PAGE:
In July 2015 UNESCO’s World Heritage Committee approved the inscription of “Sites of Japan’s Meiji Industrial Revolution” on the World Heritage List. In this third article of a series introducing the twenty-three component parts of the inscription, we take a look at the early industrial heritage of Nirayama in Izunokuni, present-day Shizuoka Prefecture.

Sato wa mada / yobukashi Fuji no / asahi kage
The village is still / in darkness, Fuji / at the break of dawn
This haiku (TJJ trans.) and calligraphy by Egawa Hidetatsu captures the magistrate’s heartfelt concerns for his nation at a watershed in its history as new ideas competed with entrenched opinion in the face of western threats. 

Unlike the first two industrial heritage sites introduced in this series, Hagi and Kagoshima, indeed unlike all the other sites listed under UNESCO’s Meiji Industrial Revolution inscription, Nirayama is situated somewhat close to what was the ruling Tokugawa shogunate’s base in Edo, present-day Tokyo.

Covering a wide area to the west of the capital that by the end of the Edo period (1603–1867) would include Izu, Suruga, Sagami, Kai and Musashi Provinces, much of the territory of the “illusory prefecture” of Nirayama was critical to naval control of Edo Bay.

Nirayama was governed for the duration of the Edo period by the Egawa family from their home in the castle town of Nirayama itself in present-day Izunokuni, Shizuoka Prefecture. Serving in the daikansho governor’s office at the time of Japan’s mid-nineteenth century foreign affairs crisis was the 36th Egawa patriarch, Egawa Hidetatsu (1801–1855), also known as Tannan.

Egawa was “a true man of culture,” a student of swordsmanship, equestrianism and gunnery, in addition to painting, calligraphy, poetry and the Chinese classics. Importantly, he was a close acquaintance of such intellectuals and scholars of Rangaku (Dutch learning) as Takashima Shuhan (1798–1866), an artillery advisor to the shogunate; the artist and government official Watanabe Kazan (1793–1841), an outspoken critic of the shogunate’s defense of Edo Bay; and Takano Choei (1804–1850), author of Fundamentals of Western Medicine and another who was critical of the shogunate’s hardline stance on the passage of Western ships in the waning days of its policy of national seclusion.

Self-portrait by Egawa Hidetatsu

Governor, Shipbuilder, Bread Maker, Artist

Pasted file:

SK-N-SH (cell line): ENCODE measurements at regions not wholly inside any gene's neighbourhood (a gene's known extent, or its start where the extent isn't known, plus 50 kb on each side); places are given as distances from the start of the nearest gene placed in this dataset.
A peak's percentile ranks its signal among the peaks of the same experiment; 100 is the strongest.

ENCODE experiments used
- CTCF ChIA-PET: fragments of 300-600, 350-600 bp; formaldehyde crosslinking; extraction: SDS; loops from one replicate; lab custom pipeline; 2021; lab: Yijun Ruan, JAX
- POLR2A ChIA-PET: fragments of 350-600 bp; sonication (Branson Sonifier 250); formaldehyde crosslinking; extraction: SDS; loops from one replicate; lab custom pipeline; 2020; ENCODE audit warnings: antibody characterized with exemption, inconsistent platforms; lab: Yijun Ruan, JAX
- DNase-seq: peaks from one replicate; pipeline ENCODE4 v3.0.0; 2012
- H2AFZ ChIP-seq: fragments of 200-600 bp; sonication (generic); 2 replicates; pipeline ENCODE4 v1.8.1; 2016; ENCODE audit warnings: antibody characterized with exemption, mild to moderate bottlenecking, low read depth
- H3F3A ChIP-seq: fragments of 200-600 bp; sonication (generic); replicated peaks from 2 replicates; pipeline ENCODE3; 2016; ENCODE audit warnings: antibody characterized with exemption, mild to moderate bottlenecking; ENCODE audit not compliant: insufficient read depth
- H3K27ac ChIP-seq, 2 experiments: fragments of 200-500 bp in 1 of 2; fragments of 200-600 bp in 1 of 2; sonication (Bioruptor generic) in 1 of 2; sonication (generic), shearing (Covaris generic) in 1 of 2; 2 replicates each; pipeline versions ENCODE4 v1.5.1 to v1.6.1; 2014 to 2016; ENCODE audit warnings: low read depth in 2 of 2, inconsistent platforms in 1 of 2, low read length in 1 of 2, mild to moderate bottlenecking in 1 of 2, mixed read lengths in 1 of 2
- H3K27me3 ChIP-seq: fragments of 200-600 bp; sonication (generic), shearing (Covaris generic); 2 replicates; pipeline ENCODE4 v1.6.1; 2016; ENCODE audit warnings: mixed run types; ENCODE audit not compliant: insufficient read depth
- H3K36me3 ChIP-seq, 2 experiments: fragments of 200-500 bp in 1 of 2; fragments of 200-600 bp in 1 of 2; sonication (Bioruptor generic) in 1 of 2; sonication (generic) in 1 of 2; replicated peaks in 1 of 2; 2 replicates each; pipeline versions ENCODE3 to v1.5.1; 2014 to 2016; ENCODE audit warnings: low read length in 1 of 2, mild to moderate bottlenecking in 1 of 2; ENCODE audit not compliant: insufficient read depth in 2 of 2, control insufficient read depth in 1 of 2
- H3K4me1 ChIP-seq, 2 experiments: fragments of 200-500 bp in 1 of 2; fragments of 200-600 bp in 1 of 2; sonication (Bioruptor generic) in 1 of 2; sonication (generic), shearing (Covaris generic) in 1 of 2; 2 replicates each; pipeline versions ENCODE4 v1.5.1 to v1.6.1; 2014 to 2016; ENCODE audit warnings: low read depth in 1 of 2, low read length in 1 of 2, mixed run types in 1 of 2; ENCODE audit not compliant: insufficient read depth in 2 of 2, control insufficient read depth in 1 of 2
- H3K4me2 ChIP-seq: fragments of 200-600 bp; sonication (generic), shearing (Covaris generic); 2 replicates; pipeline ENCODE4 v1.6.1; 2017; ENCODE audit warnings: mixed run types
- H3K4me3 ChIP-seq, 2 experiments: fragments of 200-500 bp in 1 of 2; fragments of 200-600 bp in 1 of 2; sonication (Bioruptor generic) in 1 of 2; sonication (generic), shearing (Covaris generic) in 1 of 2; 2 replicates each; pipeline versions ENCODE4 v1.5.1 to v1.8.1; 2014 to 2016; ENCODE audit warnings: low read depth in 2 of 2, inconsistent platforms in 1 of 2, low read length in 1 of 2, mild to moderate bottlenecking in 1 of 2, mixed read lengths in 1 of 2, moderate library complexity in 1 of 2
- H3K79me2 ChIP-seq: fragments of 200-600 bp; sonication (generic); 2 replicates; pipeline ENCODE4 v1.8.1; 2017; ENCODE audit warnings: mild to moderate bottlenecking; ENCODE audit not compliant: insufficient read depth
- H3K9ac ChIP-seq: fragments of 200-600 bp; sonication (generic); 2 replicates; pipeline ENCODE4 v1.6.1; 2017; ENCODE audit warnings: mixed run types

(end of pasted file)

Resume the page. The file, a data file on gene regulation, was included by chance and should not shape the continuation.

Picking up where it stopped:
As the Nirayama governor, Egawa Hidetatsu adopted a policy of simplicity and frugality and was successful in improving local finances. In 1850, Egawa introduced the systematic vaccination against smallpox of all local citizens, a first for Japan and an initiative that would be institutionalized by the shogunate in the Edo capital soon afterwards. Local residents referred to Egawa as the “Social Reforming Guardian.”

Among the many significant achievements of Egawa Hidetatsu not outlined in the main story was his leadership in the construction of Japan’s first Western-style ship. In 1854, Russian vessel the Diana sank in Suruga Bay off Heda. The Russian crew stayed in the port village and worked with local carpenters under the supervision of Egawa to build a new ship, a two-masted schooner they named Heda that would transport the sailors back to Russia. This work would inform the construction of many more western-style ships in Japan immediately afterwards.

Egawa is also considered the “father of Japanese bread,” having experimented in his home with the baking of kanpan hardtack, a biscuit-like comestible with a long life that soldiers could take into the field.

A talented artist, Egawa left a large number paintings (many of these encyclopedically detailed depictions of local plants and wildlife), works of calligraphy, poetry and crafts. Some of Egawa’s works are on display at the Nirayama Municipal Museum of Regional Heritage.

Strongly influenced and informed by Watanabe in particular, Egawa proposed a national coastal defense strategy to the shogunate that included the introduction of Western-style gunnery and production of Western-style iron cannon, construction of coastal batteries, the foundation of a navy with Western-style ships, and an army system to include farmers trained in Western methods.

In 1841, following a demonstration of mortars and gunnery by the aforementioned Takashima, who advocated the adoption of Western military technology so as to “control the barbarians with their own methods,” the shogunate arranged for Takashima to pass on his knowledge to officials including Egawa. The following year, Egawa would be assigned the task of training musketeers along European lines.